A new study published in the April issue of Journal of Personality and Social Psychology suggests people with an intense hostility toward homosexuals may be linked to a repressed same-sex attraction, combined with an authoritarian upbringing.
Study co-author and University of Rochester psychology professor Richard Ryan said: "People who have a discrepancy within themselves about their expressed vs. unconscious sexual attraction find gay and lesbian people more threatening and are more likely to express prejudice and discrimination toward them."
His co-author Netta Weintstein, of the University of Essex, added: "Individuals who identify as straight but in psychological tests show a strong attraction to the same sex may be threatened by gays and lesbians because homosexuals remind them of similar tendencies within themselves."
The study subjects were four groups of about 160 college students each, in the USA and Germany. They rated the attractiveness of people in same-sex or opposite-sex photos and answered questions about the type of parenting they experienced growing up, from authoritarian to democratic, as well as homophobia at home.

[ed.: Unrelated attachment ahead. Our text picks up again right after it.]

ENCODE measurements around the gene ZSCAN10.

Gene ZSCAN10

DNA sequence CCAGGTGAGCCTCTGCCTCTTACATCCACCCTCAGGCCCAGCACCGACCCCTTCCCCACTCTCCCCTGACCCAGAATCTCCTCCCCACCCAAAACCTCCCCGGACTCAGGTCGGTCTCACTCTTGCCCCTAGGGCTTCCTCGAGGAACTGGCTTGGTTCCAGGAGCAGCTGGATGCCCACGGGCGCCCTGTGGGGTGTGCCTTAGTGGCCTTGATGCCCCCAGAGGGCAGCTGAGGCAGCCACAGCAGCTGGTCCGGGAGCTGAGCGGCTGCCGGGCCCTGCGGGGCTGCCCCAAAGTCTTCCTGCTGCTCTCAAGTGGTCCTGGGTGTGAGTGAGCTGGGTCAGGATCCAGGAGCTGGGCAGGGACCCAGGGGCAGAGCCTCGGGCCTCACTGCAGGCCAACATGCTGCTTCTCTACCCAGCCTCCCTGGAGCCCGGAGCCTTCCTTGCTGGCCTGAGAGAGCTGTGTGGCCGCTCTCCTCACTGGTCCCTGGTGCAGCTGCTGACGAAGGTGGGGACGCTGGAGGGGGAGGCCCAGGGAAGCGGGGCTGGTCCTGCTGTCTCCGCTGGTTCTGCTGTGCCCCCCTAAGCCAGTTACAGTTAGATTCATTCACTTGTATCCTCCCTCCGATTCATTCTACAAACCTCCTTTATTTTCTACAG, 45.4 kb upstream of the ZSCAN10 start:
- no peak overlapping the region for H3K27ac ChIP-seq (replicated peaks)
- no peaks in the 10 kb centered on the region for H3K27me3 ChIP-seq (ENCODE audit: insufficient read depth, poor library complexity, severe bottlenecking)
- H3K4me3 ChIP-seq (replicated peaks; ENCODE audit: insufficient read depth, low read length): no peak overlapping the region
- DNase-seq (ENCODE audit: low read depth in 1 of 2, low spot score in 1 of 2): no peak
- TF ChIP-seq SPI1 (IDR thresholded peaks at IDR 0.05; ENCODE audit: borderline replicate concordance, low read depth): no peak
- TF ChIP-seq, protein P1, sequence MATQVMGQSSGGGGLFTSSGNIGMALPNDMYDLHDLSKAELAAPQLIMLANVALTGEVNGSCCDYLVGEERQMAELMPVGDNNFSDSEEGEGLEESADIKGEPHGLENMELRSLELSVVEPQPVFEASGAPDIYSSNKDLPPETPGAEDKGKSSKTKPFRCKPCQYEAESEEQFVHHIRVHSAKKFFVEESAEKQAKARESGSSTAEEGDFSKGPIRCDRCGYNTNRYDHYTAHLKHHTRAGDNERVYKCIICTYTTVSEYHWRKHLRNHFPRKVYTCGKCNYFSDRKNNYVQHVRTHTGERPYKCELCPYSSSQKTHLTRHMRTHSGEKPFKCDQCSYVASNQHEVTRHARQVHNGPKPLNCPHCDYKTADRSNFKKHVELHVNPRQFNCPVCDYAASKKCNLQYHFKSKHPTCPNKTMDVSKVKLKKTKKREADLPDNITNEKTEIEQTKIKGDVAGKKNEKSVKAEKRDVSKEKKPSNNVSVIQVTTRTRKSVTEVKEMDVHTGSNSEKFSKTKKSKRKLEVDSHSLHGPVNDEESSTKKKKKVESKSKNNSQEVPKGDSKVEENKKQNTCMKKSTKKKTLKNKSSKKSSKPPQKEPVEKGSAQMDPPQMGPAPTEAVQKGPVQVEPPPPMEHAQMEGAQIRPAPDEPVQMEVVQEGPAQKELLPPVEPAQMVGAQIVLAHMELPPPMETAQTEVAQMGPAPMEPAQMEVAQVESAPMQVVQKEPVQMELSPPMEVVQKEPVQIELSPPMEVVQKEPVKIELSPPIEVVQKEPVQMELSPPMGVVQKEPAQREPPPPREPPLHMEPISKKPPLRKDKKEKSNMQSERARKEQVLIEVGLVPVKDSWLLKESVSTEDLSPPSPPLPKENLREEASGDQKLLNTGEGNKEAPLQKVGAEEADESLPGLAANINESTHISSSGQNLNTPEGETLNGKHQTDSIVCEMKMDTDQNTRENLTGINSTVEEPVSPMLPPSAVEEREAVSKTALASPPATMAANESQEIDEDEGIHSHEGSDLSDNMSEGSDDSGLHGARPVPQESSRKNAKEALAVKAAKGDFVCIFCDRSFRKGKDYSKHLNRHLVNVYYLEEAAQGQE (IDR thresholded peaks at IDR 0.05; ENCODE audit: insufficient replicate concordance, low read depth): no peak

However, other scientists are skeptical of the findings.
Psychology professor Gregory Herek, of the University of California-Davis, has done extensive research on anti-gay bias and violence, and he says measuring unconscious same-sex attraction is "incredibly difficult."
Herek added: "This study is asking the right questions, but it's a pretty big leap to say it's revealing sexual orientation."
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